Wednesday, 28 September 2016

One day in retirement, a snapshot

Subtitle: -    One day in the Life of Ivan Denisovich (Not) 

(with apologies to Alexander Solzhenitsyn)

So, this morning, a pleasant sunny day plonked slap bang in the middle of September, felt like a good one to do things, to celebrate the privilege of being retired.

Perhaps the weather contributed, perhaps it was the feeling of returning to normal existence after a busy summer and installing a new kitchen, and hopefully the prospect of a quieter day than yesterday when reading unpleasant news stories and enduring a dental appointment.   
That passing thought provides a salutary reminder that these comfortable inconveniences are miniscule compared to Ivan Denisovich’s day in the Stalinist gulag (or to current conditions in Aleppo).

Musical anniversary

Aware that tomorrow sees the first board meeting of the Ulster Orchestra a week before the start of the new season, I have a number of substantial papers to read within the next twenty-four hours.   
Thirty to sixty minutes of intensive study while my brain is relatively fresh will suffice before the eyes pop out of my head. The reading might even sharpen the breakfast appetite.

Having joined the board two and a half years ago, I had not realised just how precarious its financial situation was at that time.  In retrospect it was a good time to join, if only because the process of observing crisis management in action and trying to assist is a rapid way to learn about an organisation.

It also brings out the best in the staff and management who are battling for the survival of a cherished institution.  The current position, while imperfect, is more stable than it was then.  The programme for the new season, our fiftieth anniversary, is the best I have ever seen[i].  Prospects are exciting, there is positive momentum, and we have a beautiful abundance of events, a veritable cornucopia.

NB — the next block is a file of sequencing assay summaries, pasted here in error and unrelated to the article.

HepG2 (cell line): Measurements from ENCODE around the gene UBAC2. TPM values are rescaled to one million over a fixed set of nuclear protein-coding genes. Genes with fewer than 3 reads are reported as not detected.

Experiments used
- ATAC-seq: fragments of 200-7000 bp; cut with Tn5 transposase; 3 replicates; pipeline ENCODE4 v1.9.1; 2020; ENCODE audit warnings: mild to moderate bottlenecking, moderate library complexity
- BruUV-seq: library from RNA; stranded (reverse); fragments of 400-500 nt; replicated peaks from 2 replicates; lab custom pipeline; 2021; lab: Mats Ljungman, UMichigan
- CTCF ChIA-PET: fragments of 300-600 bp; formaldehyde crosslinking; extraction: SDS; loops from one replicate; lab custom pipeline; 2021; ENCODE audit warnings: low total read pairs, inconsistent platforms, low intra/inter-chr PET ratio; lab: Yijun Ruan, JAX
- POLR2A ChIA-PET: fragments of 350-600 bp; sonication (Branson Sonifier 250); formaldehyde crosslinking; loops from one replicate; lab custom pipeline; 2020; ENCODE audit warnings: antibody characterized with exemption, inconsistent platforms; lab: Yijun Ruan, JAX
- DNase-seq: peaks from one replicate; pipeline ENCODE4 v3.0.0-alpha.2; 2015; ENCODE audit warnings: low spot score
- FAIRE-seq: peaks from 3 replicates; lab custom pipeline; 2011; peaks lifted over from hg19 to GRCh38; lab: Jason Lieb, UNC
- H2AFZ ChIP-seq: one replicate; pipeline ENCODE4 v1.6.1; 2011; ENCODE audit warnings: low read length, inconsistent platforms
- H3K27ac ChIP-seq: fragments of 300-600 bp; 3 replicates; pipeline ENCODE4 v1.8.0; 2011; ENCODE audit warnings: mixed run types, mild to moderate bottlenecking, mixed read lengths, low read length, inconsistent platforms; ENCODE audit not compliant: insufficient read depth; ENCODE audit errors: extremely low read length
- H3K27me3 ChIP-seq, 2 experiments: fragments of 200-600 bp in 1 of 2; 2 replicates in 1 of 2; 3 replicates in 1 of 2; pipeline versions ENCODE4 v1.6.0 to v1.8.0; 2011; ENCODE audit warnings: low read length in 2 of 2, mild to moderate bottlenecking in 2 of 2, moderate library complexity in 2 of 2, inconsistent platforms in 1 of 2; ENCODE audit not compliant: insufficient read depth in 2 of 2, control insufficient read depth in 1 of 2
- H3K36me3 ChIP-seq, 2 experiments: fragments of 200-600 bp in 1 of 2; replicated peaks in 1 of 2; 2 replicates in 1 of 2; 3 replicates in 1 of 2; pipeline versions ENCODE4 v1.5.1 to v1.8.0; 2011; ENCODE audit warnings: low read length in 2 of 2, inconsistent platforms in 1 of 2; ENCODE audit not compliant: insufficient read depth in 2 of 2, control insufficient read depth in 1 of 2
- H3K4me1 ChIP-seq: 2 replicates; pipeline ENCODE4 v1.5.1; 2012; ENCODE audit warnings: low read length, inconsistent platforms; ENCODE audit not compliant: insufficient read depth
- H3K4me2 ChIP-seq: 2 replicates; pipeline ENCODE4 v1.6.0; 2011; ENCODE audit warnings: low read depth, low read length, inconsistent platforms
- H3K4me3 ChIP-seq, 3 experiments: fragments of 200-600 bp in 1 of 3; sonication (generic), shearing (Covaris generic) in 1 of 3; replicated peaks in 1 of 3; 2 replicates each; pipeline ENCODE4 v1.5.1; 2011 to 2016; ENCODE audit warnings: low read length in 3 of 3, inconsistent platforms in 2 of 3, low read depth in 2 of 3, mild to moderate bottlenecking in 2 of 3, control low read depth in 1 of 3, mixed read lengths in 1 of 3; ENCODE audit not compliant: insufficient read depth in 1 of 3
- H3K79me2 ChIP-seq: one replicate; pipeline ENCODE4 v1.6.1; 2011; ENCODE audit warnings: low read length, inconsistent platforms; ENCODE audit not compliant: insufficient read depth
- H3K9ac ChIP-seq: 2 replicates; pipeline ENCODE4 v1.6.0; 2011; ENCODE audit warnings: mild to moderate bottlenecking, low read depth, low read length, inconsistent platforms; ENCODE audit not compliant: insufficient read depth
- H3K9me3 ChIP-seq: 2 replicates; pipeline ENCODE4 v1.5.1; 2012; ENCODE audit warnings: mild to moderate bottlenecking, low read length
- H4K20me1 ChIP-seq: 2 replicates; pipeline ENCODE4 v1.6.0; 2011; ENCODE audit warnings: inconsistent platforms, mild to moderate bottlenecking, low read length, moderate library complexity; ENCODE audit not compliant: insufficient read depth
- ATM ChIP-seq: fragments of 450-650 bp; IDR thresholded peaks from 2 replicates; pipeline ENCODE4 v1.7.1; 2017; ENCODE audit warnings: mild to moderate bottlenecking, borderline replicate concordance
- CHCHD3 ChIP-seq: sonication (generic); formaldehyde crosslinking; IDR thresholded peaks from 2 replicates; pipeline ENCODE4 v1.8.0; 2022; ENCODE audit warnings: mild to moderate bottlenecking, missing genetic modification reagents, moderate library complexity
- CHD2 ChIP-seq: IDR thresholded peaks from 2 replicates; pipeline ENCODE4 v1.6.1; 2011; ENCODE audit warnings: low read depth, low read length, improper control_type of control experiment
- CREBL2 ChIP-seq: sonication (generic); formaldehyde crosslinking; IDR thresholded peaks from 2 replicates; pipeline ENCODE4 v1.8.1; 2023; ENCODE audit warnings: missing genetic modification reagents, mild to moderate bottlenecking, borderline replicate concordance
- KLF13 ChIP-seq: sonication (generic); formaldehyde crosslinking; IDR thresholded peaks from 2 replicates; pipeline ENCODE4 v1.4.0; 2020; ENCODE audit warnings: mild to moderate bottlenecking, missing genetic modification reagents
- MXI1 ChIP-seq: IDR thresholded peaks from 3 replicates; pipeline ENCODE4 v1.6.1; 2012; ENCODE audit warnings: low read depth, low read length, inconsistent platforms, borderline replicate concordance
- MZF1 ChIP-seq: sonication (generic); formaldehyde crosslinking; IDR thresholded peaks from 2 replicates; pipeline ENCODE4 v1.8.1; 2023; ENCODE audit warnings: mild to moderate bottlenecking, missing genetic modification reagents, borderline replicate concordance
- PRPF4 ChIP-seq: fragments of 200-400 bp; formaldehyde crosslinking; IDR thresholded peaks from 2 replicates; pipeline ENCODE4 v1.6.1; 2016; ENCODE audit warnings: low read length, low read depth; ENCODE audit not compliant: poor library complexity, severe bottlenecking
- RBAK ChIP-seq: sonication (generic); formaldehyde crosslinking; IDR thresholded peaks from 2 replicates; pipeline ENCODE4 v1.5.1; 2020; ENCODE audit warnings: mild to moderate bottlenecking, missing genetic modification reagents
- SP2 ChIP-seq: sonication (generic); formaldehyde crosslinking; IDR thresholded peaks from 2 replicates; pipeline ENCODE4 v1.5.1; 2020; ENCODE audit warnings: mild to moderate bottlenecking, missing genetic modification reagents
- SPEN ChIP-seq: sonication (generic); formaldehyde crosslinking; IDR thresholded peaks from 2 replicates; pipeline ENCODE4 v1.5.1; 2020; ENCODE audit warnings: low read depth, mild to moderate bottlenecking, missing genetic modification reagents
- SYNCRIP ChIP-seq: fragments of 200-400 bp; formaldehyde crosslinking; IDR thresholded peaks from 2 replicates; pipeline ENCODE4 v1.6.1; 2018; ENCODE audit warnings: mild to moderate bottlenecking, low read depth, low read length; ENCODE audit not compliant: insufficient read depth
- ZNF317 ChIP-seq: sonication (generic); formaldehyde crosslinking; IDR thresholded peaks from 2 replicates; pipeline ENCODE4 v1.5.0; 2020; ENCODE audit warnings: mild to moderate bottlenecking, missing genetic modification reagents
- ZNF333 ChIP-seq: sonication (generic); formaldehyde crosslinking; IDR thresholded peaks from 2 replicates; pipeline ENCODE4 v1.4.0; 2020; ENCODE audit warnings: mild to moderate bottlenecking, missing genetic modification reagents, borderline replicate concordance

On the actual anniversary date of the first concert, which took place on 28 September 1966, the orchestra is staging “50 concerts in 1 day” in a wide variety of venues across Belfast[ii].  

Two days before that massive undertaking, the orchestra will perform live on 26 September in a BBC radio concert of music from the 1930’s; and three days after the birthday, a blockbuster 50th anniversary platform concert on 30 September will feature the 1976 Moscow prize-winner Barry Douglas performing Tchaikovsky’s first piano concerto.

Photographic update and postscript:- 
two weeks after the day featured in this snapshot, the Ulster Orchestra achieved its crazy target of performing at 50 venues in one day. Great credit goes to the musicians and the staff for a superb achievement.

Rafael Payere conducts the Ulster Orchestra in Victoria Square shopping centre

Trumpet duo Patrick McCarthy & Paul Young welcome early morning commuters at Central Station

Crystal anniversary

On a more mundane note, after a tasty breakfast of sliced chilled giant orange followed by toasted veda (we have the best bakeries in the UK) with cheese on two slices followed by a third slice coated with factor 15 manuka honey, it’s time to check for text messages.

One of my favourite apps is Whats App, where texts are free and sending photographic attachments is also free – anywhere in the world.   
I am pleasantly surprised to see a photo from my eldest daughter of a crystal vase displaying beautiful sunflowers.  Two days ago I ordered this bouquet to be delivered to her and Bob in Scotland to mark their fifteenth wedding anniversary (crystal – I checked the nomenclature on Google, as you do).   
The gift was to arrive before 6 pm, but was delivered just after 9 a.m today.  I’m impressed and happy with good service.  Make my day.

Classic car landmark

On Saturday, I had successfully put my 42 year old car, an MGBGT, through its statutory MoT test, it having failed its original test a couple of weeks previously.  
A problem with ageing cars is that bits are always falling off.  Replacement parts can be difficult to find – and expensive.   
In the interim and to pass the retest, I had to have the engine’s cylinder head and gasket replaced, as well as a number of other parts.

The total cost was, unsurprisingly, a fairly hefty sum.  But with this classic car in overdrive approaching its first time round the clock and the milometer today sitting at 99987, I can justify the investment as a present to mark a significant landmark, like another anniversary.  That will be reached sometime over the next week.